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Travis Kelce should not get pass for blowing up at Chiefs coach Andy Reid in Super Bowl 58

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LAS VEGAS — Imagine what the reaction would have been if Terrell Owens had screamed into the face and bumped his coach during a heat-of-the-moment tantrum in the middle of the Super Bowl.

Or Antonio Brown. Or A.J. Brown. Or Tyreek Hill.

I’m guessing the reaction would have been much different if a high-profile, super-charged and competitive Black player unloaded on his coach with the same tacky irreverence that Travis Kelce demonstrated with his blow-up on Andy Reid in Super Bowl 58.

Instead, after the Kansas City Chiefs claimed their back-to-back Super Bowl crown, Kelce pretty much laughed off the incident. And Reid squashed the whole thing, too.

“I was just telling him how much I love him,” Kelce said.

Yeah, right. He hurled his helmet in frustration. Screamed like an idiot. Nearly knocked his 65-year-old coach to the turf with an aggressive bump. He put hands on the man, which is technically assault. And maybe it would have been even worse if a teammate, running back Jerick McKinnon, didn’t come over to escort Kelce away with a bear hug.

Competitive fire on display?

Whatever. The sideline episode was obviously the worst moment of what turned out to be a classic Super Bowl. Disgusting.

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Had it been a Black player erupting in that fashion, I suspect it would have been a bigger deal – and maybe with talk of a pending suspension – because, well, we’ve seen a double, harsher standard throughout history.

Although Kelce spoke during his postgame news conference about how much Reid has helped him channel his emotions during his career, that was hardly enough. He should have apologized – publicly – to the man he says is the greatest coach the game has ever seen.

Reid, meanwhile, mentioned how Kelce “keeps me young” during multiple postgame interviews. In his engaging, gee-whiz, pass-the-chicken-nuggies persona, he explained that he understands how Kelce is wired.

“He caught me off-balance,” Reid, who was looking at his play-calling sheet when Kelce unloaded during the first half, said during his postgame news conference. “I wasn’t watching. It was a cheap shot, but it’s all right. He did good. He was really coming over to tell me, ‘Put me in! I’ll score.’ That is really what it was. Well, I love that. I mean, it isn’t the first time. So, listen, I appreciate it.”

No, not the first time that Kelce has acted like a moron while exhibiting apparent anger issues.

During the last Chiefs training camp, Kelce punched a teammate in what was described as a retaliatory action. Kelce apologized days later, while maintaining that he needed to be a better teammate and leader.

He had another incident on Christmas, during a loss against the Las Vegas Raiders, when he hurled his helmet in disgust. It prompted Reid to intervene – and not in a touchy-feely kind of way.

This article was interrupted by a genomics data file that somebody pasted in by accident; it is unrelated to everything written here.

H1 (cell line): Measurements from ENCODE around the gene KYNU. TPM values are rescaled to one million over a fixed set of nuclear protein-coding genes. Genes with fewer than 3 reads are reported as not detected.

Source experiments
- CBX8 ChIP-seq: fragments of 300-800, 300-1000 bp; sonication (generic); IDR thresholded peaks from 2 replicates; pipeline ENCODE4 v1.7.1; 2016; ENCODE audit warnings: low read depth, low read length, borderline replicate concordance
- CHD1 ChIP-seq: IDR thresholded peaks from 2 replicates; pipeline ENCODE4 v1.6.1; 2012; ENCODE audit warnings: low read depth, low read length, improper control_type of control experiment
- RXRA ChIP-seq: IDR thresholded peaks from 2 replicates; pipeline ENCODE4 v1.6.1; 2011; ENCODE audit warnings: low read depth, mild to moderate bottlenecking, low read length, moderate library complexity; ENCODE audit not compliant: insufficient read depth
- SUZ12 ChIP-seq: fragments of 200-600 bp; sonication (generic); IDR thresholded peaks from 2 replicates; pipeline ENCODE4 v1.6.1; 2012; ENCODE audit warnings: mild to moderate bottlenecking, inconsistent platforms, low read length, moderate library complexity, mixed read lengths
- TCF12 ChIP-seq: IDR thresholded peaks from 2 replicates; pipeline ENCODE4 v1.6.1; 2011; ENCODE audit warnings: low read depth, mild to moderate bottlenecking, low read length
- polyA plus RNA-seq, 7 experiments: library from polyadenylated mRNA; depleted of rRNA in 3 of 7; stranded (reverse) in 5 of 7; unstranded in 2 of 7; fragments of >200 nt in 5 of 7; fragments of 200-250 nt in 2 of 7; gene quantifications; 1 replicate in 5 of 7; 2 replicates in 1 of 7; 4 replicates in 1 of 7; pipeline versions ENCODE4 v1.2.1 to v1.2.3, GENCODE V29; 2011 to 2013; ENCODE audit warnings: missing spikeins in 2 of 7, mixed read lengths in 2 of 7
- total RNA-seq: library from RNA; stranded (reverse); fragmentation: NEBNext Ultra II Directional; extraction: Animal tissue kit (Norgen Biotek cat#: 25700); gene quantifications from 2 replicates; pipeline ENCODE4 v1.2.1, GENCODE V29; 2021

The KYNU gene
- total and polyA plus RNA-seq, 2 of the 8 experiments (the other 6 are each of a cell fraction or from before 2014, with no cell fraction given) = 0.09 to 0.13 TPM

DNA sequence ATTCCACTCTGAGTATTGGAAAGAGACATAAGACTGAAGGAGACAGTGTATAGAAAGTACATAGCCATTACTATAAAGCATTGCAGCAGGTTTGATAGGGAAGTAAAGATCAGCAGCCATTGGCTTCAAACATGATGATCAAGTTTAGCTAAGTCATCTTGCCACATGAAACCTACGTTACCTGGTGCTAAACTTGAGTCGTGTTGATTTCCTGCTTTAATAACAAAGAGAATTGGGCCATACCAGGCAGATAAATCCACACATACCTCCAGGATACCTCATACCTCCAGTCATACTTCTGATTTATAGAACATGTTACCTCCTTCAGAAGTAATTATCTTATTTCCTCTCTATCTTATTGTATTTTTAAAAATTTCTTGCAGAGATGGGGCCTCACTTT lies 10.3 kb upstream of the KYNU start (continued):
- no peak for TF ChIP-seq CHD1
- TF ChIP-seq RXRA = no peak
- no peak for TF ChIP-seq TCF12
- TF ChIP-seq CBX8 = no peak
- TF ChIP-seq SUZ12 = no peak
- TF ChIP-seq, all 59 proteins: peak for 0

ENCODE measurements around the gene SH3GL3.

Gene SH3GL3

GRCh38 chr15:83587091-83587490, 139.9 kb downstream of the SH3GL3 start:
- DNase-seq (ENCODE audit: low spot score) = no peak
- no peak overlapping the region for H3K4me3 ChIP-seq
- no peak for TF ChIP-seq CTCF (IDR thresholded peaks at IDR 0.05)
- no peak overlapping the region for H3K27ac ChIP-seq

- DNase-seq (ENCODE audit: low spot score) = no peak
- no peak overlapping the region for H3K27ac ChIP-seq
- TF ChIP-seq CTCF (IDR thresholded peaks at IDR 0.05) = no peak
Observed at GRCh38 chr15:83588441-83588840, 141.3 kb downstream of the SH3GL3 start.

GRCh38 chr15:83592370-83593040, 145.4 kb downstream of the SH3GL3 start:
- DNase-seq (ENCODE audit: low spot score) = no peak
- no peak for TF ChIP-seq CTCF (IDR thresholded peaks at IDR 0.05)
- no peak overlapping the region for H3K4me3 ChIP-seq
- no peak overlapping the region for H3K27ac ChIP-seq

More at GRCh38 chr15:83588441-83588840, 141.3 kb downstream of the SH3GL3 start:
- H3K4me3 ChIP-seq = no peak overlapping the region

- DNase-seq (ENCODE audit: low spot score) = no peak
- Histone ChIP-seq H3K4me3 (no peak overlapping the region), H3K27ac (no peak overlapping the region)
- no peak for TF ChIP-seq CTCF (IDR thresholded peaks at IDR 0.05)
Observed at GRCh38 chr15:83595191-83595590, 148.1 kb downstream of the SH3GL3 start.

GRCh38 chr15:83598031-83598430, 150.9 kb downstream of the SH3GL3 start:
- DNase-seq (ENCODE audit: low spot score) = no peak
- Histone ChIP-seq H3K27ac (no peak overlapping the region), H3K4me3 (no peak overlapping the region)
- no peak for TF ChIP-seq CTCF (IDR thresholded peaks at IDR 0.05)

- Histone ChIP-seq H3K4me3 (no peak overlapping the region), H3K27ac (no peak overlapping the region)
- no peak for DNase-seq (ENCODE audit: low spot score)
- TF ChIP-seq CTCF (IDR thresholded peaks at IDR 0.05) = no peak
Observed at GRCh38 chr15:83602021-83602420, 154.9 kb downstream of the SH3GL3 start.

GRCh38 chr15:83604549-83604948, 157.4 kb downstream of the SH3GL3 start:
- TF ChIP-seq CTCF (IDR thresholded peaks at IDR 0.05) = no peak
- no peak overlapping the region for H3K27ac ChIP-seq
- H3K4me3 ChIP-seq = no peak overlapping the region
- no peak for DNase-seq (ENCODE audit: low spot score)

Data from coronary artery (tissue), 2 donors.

Kelce, one of the NFL’s most popular players and prominent pitchmen, surely has charisma. You see it with his commercial urging people to get vaccinated. Yet he has also demonstrated a tendency of being a hothead, with the disturbing Super Bowl moment being another example of how not to lose your cool, even during an emotional game like football.

Amid the celebration on Sunday night, the laid-back Reid certainly was not going to publicly rebuke Kelce’s actions. That’s not his style. Besides, Kelce is an all-pro game-changer and not some third-string role player. He has tremendous respect from Reid, which is why he was one of the three players – along with Patrick Mahomes and Chris Jones – that Reid tapped to speak to the team on the eve of the Super Bowl. And multiple accounts maintained that Kelce gave the most passionate speech, which is surely believable when considering his postgame address to the crowd as it rained confetti at Allegiant Stadium.

It’s also worth noting that after Kelce had just one catch in the first half, he caught fire in the second half and finished with a game-high nine catches for 93 yards. His 22-yard catch during the final seconds of regulation set up the field goal that forced overtime.

So, the no-harm, no-foul takeaway from Reid is understandable. It’s pretty much engrained in sports culture: the star players are going to get the breaks that lesser players don’t.

Reid has also pushed back on Kelce. During the episode on Christmas, Reid wouldn’t allow a team staffer to return the helmet that Kelce hurled. At least not right away. And the coach gave Kelce what seemed to be a few stern words – and Reid shoved his tight end, too, as he got his point across.

So, their connection and history underlies what went down Sunday.

“He wants to help his team win,” Reid said. “It’s not a selfish thing and I understand that. And so, as much as he bumps into me, I get after him. We understand that.”

Yet the status of the Chiefs tight end and all the attention he generates as the love interest of Taylor Swift, should not give him a pass.

Especially in the context of the terrible message that came with Kelce’s tirade. He completely disrespected his coach in a fashion that should never be OK. 

Sure, it might have been a bigger storyline had the Chiefs not become the NFL’s first repeat champion 19 years.

But the Chiefs won. Reid is still standing. And Kelce is still to some, a hot-headed folk hero.

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